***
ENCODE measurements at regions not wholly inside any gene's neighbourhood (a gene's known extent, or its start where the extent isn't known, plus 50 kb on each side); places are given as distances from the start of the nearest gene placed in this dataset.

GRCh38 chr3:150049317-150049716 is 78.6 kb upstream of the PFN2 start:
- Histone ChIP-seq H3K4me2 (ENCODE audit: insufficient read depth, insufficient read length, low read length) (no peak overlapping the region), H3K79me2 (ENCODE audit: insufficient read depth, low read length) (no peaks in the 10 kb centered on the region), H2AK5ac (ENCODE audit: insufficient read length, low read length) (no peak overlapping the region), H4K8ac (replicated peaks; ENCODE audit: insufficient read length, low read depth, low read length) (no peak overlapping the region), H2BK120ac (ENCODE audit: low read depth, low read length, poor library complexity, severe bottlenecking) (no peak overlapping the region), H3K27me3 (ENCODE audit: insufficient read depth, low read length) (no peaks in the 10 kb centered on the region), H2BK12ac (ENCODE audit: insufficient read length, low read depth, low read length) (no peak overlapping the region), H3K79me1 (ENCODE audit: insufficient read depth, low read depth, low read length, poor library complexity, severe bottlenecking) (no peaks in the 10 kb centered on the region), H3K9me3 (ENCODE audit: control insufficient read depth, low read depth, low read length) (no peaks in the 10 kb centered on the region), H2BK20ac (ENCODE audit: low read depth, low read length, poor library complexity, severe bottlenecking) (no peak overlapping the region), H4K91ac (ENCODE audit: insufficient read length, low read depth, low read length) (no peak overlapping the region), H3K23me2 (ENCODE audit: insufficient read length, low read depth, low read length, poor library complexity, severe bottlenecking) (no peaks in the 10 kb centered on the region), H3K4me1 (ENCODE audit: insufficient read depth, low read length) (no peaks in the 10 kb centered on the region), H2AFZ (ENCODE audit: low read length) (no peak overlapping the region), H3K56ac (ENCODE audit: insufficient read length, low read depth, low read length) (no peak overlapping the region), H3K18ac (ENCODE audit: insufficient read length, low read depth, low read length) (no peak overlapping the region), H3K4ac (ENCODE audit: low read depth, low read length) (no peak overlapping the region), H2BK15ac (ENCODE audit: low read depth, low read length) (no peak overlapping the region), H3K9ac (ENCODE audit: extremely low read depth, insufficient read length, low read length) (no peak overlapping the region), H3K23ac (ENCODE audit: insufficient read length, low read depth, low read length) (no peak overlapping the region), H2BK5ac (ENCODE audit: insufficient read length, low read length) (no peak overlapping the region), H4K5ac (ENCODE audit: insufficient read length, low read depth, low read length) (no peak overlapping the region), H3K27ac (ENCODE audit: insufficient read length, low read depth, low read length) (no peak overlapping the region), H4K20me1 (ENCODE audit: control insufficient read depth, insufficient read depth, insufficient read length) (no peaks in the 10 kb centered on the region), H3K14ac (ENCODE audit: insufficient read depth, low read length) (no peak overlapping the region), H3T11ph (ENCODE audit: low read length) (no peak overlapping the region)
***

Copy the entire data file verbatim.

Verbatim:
ENCODE measurements at regions not wholly inside any gene's neighbourhood (a gene's known extent, or its start where the extent isn't known, plus 50 kb on each side); places are given as distances from the start of the nearest gene placed in this dataset.

GRCh38 chr3:150049317-150049716 is 78.6 kb upstream of the PFN2 start:
- Histone ChIP-seq H3K4me2 (ENCODE audit: insufficient read depth, insufficient read length, low read length) (no peak overlapping the region), H3K79me2 (ENCODE audit: insufficient read depth, low read length) (no peaks in the 10 kb centered on the region), H2AK5ac (ENCODE audit: insufficient read length, low read length) (no peak overlapping the region), H4K8ac (replicated peaks; ENCODE audit: insufficient read length, low read depth, low read length) (no peak overlapping the region), H2BK120ac (ENCODE audit: low read depth, low read length, poor library complexity, severe bottlenecking) (no peak overlapping the region), H3K27me3 (ENCODE audit: insufficient read depth, low read length) (no peaks in the 10 kb centered on the region), H2BK12ac (ENCODE audit: insufficient read length, low read depth, low read length) (no peak overlapping the region), H3K79me1 (ENCODE audit: insufficient read depth, low read depth, low read length, poor library complexity, severe bottlenecking) (no peaks in the 10 kb centered on the region), H3K9me3 (ENCODE audit: control insufficient read depth, low read depth, low read length) (no peaks in the 10 kb centered on the region), H2BK20ac (ENCODE audit: low read depth, low read length, poor library complexity, severe bottlenecking) (no peak overlapping the region), H4K91ac (ENCODE audit: insufficient read length, low read depth, low read length) (no peak overlapping the region), H3K23me2 (ENCODE audit: insufficient read length, low read depth, low read length, poor library complexity, severe bottlenecking) (no peaks in the 10 kb centered on the region), H3K4me1 (ENCODE audit: insufficient read depth, low read length) (no peaks in the 10 kb centered on the region), H2AFZ (ENCODE audit: low read length) (no peak overlapping the region), H3K56ac (ENCODE audit: insufficient read length, low read depth, low read length) (no peak overlapping the region), H3K18ac (ENCODE audit: insufficient read length, low read depth, low read length) (no peak overlapping the region), H3K4ac (ENCODE audit: low read depth, low read length) (no peak overlapping the region), H2BK15ac (ENCODE audit: low read depth, low read length) (no peak overlapping the region), H3K9ac (ENCODE audit: extremely low read depth, insufficient read length, low read length) (no peak overlapping the region), H3K23ac (ENCODE audit: insufficient read length, low read depth, low read length) (no peak overlapping the region), H2BK5ac (ENCODE audit: insufficient read length, low read length) (no peak overlapping the region), H4K5ac (ENCODE audit: insufficient read length, low read depth, low read length) (no peak overlapping the region), H3K27ac (ENCODE audit: insufficient read length, low read depth, low read length) (no peak overlapping the region), H4K20me1 (ENCODE audit: control insufficient read depth, insufficient read depth, insufficient read length) (no peaks in the 10 kb centered on the region), H3K14ac (ENCODE audit: insufficient read depth, low read length) (no peak overlapping the region), H3T11ph (ENCODE audit: low read length) (no peak overlapping the region)